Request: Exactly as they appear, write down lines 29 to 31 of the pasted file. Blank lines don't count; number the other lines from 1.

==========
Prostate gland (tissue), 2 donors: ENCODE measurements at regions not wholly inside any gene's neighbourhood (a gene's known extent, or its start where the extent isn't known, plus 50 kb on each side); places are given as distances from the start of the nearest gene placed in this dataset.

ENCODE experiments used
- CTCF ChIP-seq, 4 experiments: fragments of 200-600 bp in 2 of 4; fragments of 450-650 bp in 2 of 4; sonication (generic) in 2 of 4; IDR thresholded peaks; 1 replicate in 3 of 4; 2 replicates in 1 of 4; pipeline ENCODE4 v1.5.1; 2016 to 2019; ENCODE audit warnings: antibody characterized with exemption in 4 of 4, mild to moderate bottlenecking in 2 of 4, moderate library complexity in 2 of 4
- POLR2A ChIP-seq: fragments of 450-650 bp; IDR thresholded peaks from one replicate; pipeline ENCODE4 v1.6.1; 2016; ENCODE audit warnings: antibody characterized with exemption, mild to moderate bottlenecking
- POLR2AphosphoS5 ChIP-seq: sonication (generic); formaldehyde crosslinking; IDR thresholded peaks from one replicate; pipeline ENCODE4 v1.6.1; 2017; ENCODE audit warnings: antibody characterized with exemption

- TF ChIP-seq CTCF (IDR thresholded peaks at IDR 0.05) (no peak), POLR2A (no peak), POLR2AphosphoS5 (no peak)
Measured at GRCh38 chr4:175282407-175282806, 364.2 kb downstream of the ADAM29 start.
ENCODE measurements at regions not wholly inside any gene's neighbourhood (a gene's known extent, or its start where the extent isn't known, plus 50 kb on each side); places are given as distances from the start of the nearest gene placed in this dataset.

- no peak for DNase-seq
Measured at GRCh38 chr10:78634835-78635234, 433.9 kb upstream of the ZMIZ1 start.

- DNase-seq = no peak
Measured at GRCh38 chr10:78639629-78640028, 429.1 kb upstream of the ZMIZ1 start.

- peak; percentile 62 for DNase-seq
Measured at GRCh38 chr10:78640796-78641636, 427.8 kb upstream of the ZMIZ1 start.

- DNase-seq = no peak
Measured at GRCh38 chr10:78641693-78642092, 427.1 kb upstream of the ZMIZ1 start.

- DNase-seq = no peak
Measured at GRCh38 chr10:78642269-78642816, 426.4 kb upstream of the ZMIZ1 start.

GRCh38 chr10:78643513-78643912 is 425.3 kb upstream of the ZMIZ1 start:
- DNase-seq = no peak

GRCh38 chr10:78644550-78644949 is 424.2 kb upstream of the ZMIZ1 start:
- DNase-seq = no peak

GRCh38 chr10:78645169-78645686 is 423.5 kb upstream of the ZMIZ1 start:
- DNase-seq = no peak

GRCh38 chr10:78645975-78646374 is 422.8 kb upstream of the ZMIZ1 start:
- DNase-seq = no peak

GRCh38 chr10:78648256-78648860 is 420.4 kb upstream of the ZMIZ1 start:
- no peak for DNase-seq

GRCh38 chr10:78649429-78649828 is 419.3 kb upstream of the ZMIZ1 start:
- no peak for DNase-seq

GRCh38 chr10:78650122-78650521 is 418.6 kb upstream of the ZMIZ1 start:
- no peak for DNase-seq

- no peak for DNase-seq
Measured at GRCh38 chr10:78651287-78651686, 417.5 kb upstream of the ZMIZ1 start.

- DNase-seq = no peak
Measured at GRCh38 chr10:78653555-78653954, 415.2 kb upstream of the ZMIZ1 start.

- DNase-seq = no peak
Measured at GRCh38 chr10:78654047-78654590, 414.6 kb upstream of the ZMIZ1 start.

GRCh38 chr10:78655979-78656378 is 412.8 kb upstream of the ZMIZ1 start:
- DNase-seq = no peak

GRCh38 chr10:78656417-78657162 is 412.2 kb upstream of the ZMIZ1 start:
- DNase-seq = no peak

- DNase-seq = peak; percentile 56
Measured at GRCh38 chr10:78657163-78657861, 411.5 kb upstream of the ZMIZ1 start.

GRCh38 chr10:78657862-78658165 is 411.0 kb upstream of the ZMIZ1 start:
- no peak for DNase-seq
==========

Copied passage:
GRCh38 chr10:78649429-78649828 is 419.3 kb upstream of the ZMIZ1 start:
- no peak for DNase-seq

GRCh38 chr10:78650122-78650521 is 418.6 kb upstream of the ZMIZ1 start: